How Nigeria can fix its power sector
Nigeria needs no less than $ 10 billion in the next few years to reinstate its power infrastructure.
Nigerian bureaucrats tend to have a ravenous inclination for monumental solutions to problems without putting practical measures in place to tackle the real issues, and this is clearly evident in the power sector. After spending over $10billion in the last 10 years to fix this problem, the power sector has continued to deteriorate, forcing Nigerians to look for alternatives.
Ever since Buhari assumed office as the president of Nigeria on May 29, 2015, the quality of power supply in Nigeria has dwindled. The power generated is grossly inadequate for its teeming population, where about 50 percent have no access to the national electricity grid and only 18 percent of people living in rural areas are connected. So far, the unbundling of the Power Holding Company of Nigeria (PHCN) and the privatisation of generation and distribution have not yielded any significant results as the industry still faces numerous challenges in the generation, transmission and distribution of electricity. This is in spite of the enormous investments made by the current and previous governments.
In Nigeria today, the biggest problem in electricity generation is the unavailability of gas to power the electricity plants. Consequently, many power plants are lying dormant or operating below their full capacities as a result of this.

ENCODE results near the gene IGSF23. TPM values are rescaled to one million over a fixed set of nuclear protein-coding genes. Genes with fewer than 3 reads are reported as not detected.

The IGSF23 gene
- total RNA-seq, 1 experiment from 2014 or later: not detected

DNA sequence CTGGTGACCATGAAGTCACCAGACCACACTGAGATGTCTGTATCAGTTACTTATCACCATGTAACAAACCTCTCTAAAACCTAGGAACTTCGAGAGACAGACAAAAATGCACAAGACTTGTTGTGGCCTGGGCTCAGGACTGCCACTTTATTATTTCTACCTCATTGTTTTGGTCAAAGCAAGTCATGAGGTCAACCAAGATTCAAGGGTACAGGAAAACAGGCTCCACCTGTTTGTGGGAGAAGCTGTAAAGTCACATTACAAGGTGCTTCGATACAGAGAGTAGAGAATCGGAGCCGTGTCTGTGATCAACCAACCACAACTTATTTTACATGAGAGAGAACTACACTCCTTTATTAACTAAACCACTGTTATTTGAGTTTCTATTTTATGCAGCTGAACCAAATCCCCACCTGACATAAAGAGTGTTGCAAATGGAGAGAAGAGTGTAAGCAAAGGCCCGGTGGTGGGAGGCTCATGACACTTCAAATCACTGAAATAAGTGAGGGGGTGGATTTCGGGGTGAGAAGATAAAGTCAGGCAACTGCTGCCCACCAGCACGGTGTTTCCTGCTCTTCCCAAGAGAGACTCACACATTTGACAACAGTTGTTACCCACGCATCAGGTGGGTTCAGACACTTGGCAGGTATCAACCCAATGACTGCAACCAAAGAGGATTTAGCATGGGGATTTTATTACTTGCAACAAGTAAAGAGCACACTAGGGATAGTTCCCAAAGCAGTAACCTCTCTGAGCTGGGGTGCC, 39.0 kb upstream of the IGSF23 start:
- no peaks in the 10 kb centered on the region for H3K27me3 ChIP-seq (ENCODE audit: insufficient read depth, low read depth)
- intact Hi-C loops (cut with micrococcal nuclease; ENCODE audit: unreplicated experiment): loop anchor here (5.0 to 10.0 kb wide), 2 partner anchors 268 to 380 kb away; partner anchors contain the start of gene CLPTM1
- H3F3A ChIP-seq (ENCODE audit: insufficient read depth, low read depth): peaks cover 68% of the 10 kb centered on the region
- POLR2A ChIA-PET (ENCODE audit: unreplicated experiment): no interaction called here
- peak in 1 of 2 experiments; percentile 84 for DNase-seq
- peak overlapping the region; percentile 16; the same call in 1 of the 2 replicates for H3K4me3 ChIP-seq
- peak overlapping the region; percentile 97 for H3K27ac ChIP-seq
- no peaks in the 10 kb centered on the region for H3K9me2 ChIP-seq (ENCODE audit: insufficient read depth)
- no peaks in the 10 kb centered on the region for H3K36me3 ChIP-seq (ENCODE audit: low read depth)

Nigeria has a gas reserve of 187 trillion cubic feet, the 7th largest in the world, which is a huge potential revenue earner for the country if properly utilised. However, the sector remains largely ineffective due to the lack of investments, caused by a poor regulatory environment.
The poor gas infrastructure and constant pipeline vandalism are some of the greatest challenges faced by generation companies (GENCOs). Cases of pipeline vandalism have been on the rise in recent years and this action culminated in the production of zero megawatts of electricity a fortnight ago, in the country.
The need to promote investment and private participation in the gas sector is critical in improving the sector. Private investors should be encouraged to invest due to the likelihood of high profits and the government can support this by creating policies to revamp the industry. Also, they can help by giving out incentives, such as tax holidays, to entice investors.
The government should also consider deregulating the gas market so that the free market determines the price of gas. The inundation of investors into Nigeria’s gas industry could appreciably thrust the country’s revenue and create jobs for many of its citizens simultaneously.
Another major area which must be tackled to improve gas supply is the issue of pipeline vandalism. There is an urgent need to develop effective strategies to fight pipeline vandalism by all stakeholders in the gas industry. The government must enable security agencies with the tools and training to fight vandalism properly. Also, there should be strict penalties for defaulters because of the losses and excruciating pain they inflict on the masses due to poor power generation and its concomitant effects on economic activities.
A country that is ready to grow economically will invest in its energy sector and Nigeria, which has a vision to be among the top 20 nations economically by 2020, should focus more on the power sector as the present state of the power sector is deplorable.